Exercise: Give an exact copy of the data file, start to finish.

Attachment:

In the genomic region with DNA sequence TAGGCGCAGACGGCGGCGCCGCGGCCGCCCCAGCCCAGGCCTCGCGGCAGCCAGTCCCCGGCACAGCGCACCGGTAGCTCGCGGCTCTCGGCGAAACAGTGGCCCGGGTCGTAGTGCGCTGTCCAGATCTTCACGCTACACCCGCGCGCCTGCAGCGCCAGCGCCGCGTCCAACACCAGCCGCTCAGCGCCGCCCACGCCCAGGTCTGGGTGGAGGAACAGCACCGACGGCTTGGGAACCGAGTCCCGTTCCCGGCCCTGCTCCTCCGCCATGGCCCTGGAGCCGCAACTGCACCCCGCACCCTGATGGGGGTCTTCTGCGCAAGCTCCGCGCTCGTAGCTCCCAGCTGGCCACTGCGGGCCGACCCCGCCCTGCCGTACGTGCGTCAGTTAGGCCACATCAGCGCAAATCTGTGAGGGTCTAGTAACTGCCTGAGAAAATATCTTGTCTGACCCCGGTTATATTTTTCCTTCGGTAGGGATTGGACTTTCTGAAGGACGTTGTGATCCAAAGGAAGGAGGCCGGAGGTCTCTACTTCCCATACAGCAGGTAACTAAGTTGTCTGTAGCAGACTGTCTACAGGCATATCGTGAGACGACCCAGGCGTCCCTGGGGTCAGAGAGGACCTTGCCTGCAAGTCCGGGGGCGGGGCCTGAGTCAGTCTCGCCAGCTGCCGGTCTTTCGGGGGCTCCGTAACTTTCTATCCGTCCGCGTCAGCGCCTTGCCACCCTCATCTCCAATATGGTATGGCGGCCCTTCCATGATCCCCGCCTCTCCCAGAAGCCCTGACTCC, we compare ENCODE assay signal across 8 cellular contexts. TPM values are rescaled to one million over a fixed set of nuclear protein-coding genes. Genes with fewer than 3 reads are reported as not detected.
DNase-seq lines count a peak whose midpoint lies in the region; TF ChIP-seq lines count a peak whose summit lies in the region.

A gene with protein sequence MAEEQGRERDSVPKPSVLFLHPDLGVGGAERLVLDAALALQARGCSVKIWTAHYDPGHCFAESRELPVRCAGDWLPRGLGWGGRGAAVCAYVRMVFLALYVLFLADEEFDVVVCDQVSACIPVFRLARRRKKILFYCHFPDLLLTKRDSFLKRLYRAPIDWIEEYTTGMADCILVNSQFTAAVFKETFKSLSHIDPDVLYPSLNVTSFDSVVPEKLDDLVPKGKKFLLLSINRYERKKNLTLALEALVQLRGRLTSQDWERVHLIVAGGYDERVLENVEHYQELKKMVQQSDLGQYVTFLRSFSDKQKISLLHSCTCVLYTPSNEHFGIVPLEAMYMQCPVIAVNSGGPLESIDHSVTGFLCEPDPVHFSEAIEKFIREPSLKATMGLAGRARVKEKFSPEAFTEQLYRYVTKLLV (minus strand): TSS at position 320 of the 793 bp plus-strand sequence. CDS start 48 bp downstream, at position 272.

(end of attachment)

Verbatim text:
In the genomic region with DNA sequence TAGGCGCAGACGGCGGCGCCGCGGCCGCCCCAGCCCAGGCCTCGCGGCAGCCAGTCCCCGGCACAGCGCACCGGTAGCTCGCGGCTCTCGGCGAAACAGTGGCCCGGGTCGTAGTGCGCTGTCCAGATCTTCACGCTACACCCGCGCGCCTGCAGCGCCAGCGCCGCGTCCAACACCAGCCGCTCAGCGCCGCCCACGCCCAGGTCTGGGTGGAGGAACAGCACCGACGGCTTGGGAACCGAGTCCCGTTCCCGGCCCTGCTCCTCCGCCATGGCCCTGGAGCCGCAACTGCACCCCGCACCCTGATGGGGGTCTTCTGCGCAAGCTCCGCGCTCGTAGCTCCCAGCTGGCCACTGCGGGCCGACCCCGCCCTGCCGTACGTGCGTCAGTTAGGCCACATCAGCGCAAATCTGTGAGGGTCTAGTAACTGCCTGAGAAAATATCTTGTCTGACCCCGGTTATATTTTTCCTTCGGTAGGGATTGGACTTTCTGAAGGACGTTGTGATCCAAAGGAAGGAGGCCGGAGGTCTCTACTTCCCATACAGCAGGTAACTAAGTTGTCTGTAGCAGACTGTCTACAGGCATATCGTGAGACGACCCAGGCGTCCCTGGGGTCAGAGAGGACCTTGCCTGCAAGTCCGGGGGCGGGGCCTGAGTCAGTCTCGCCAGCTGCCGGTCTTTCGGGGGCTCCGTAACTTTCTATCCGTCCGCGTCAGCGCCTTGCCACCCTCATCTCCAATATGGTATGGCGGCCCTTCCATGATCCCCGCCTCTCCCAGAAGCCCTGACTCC, we compare ENCODE assay signal across 8 cellular contexts. TPM values are rescaled to one million over a fixed set of nuclear protein-coding genes. Genes with fewer than 3 reads are reported as not detected.
DNase-seq lines count a peak whose midpoint lies in the region; TF ChIP-seq lines count a peak whose summit lies in the region.

A gene with protein sequence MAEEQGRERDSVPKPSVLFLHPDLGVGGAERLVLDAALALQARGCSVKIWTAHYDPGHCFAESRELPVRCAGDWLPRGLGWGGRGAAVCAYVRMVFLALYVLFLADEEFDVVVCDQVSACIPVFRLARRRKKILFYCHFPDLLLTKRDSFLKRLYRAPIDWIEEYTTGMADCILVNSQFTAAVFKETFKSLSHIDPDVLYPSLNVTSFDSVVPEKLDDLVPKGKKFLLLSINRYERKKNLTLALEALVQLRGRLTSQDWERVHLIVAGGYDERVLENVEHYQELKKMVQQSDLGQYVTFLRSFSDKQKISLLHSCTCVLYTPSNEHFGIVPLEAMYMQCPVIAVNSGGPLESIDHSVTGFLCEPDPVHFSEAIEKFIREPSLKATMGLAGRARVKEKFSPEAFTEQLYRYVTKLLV (minus strand): TSS at position 320 of the 793 bp plus-strand sequence. CDS start 48 bp downstream, at position 272.